Striving for perfection is a hard undertaking, but striving for greatness in a city like Los Angeles where one’s individual worth largely rests on one’s success is down right agonizing. MY truth is that my life has been anything but an easy hand-out, but somehow, somewhat I am still here, I still stand, determined to put on my best meryl streep face on, and conquer this world one blog post at a time. So Cheers to New Beginnings, mes amis.

xx, Kenza


What’s up earthlings! So I headed to Le Marché de Saint-Denis and was so thrilled to be back there after many months.  For those of you into markets, think of grand central Market Downtown LA pre-renovation and pre-gentrification. It’s pretty much like GCML only way bigger.

Saint-Denis market is a Marché that boasts delicacies from all corners of the world. I love the multi-ethnic vibe of Saint-Denis with its vibrant Pan African community, people hailing from Algeria, Morroco, Tunisia, Senegal, Mali, Gana as well as from Haiti, Martinique, and Guadeloupe.

It is such an eclectic medieval town with an old-world feel nestled on the outskirts of Paris at the very end of line 13 which services Saint-Denis Basilique Station.  Those looking for a real Marché experience will not be disappointed. Produced are not only very fresh but also artisenal.  (no gmos, steroids, hormones) Anything can be found: from rare earthy spices hailing from distant locations like Madagascar, India and Cape Verde to North African Merguez, Fresh Turbo, cod, shark and sardines, plantains, couscous, baklavas, butternut squashes, Herbes de provence and so much more.

The hustle and bustle of working-class immigrants shuffling their feet through narrow streets with their shopping caddy trailing right behind, on a mission to buy food. There is a beauty about Saint-Denis and its people which is rarely showcased on national television. I feel that France’s image tends to only showcase the glossy side of its country but seeing and being on the pulse of everyday life is so important. For me at least, it is one of the top highlight of my trip and if you’re headed that way (which you should!), the Marché opens on Tuesday, Friday, and Sunday from 7:30 a.m. to 1:30 p.m.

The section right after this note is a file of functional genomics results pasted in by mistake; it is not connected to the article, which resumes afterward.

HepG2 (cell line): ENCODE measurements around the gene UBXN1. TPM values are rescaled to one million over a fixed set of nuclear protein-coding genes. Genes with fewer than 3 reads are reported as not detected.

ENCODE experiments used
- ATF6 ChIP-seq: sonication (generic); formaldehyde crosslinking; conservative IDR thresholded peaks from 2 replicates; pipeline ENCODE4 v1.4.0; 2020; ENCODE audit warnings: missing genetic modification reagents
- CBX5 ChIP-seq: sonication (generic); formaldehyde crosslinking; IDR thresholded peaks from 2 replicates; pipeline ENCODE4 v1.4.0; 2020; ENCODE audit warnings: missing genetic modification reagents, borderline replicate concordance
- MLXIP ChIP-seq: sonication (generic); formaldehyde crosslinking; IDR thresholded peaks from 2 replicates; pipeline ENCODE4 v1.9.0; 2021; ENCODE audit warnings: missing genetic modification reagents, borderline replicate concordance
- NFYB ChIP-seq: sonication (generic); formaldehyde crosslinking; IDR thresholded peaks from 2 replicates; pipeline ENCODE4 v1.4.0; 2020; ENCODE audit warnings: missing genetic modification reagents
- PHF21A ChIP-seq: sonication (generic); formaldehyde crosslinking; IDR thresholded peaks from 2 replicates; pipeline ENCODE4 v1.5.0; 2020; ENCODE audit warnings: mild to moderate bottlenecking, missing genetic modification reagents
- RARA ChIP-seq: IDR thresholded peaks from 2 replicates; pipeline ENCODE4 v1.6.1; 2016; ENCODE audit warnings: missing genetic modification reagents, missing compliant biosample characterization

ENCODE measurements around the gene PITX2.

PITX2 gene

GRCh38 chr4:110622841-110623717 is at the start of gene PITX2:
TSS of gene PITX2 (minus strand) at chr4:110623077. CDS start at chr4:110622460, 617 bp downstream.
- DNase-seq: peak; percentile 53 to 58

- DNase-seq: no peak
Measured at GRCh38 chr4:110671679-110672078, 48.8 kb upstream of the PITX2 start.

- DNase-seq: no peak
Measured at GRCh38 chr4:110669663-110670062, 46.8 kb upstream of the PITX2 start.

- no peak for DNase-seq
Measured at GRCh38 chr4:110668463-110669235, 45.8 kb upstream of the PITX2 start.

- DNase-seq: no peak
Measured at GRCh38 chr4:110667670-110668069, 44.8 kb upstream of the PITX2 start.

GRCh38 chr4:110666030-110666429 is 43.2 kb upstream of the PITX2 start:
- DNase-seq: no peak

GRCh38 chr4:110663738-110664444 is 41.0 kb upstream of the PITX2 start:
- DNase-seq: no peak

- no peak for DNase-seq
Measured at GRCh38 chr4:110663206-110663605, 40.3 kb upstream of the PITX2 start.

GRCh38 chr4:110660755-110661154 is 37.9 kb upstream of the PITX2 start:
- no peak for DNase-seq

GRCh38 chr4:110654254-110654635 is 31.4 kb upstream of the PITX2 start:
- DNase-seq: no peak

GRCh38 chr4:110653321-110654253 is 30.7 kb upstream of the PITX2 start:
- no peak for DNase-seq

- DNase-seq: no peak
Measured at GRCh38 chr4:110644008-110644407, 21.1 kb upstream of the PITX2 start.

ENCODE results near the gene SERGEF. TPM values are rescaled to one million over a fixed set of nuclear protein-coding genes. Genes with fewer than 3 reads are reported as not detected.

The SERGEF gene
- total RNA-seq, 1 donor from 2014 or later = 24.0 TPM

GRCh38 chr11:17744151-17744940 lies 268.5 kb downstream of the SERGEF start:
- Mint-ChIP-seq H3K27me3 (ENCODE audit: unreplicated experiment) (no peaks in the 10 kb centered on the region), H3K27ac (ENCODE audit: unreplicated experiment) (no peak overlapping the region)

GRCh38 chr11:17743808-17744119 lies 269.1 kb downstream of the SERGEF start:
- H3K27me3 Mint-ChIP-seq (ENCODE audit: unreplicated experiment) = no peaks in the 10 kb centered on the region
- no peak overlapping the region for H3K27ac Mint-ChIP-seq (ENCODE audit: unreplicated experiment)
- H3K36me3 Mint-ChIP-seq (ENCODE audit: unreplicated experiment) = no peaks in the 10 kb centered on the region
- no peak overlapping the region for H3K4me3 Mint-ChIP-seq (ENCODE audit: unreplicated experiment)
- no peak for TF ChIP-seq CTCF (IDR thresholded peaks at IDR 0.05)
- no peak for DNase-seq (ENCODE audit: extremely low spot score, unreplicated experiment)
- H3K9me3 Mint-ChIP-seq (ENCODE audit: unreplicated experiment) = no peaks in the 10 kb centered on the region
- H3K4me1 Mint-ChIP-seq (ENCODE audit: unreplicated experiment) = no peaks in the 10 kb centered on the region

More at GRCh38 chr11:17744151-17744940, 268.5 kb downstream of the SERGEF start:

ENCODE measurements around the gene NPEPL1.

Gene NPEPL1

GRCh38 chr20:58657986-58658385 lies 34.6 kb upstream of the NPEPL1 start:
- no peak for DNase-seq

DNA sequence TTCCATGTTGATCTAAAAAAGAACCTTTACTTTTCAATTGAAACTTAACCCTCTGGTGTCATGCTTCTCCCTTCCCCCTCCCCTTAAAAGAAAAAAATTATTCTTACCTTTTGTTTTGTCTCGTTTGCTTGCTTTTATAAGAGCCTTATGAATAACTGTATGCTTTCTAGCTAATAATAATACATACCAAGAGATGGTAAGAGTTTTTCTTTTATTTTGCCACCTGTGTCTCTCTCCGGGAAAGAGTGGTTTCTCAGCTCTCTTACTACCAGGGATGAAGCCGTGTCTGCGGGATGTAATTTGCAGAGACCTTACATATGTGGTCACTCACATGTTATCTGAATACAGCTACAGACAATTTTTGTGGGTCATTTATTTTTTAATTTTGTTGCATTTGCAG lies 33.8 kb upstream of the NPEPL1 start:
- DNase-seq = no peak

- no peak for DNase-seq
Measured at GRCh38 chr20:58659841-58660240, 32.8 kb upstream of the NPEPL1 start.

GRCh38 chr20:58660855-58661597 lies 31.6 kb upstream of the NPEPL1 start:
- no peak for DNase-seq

xx, Kenza

photography credit © kenza johnson

With only 5 days left in Paris, I headed out to Les Puces de Clignancourt flea market also known as Les Puces De Saint Ouen or “Les Puces,” a sprawling market recognized as the largest flea market in the world.  Today was an overwhelming day as I wanted to scour every nook and cranny and find something to take back home to Los Angeles. Alas, I was met by two obstacles: the rain and this damn baggage limit imposed by international custom–argh. You can only imagine my frustration. It’s like everything was calling my name. Though disappointed, I am that much more committed to head out to Paris again with empty suitcases and load-up on unique vintage finds. On a brighter side of things, I managed to get a beautiful carved Senegalese turtle and had fun negotiating down the price with a very nice Senegalese Vendor, and despite the heavy rain, I enjoyed window shopping and discovering unique artworks, contemporary as well as more historic gems. If you are visiting Paris, I highly recommend checking out this flea. Besides antiques, you can find tons of hand me down items, clothes, funky objects, old vinyl for you music heads out there. It’s diverse, nothing pompous, you’ll get a first-hand experience of what Paris feels like.  There are many bistros all around where you can stop, grab a bite, and get back to your shopping!

xx, Kenza


Photography credit © Kenza Johnson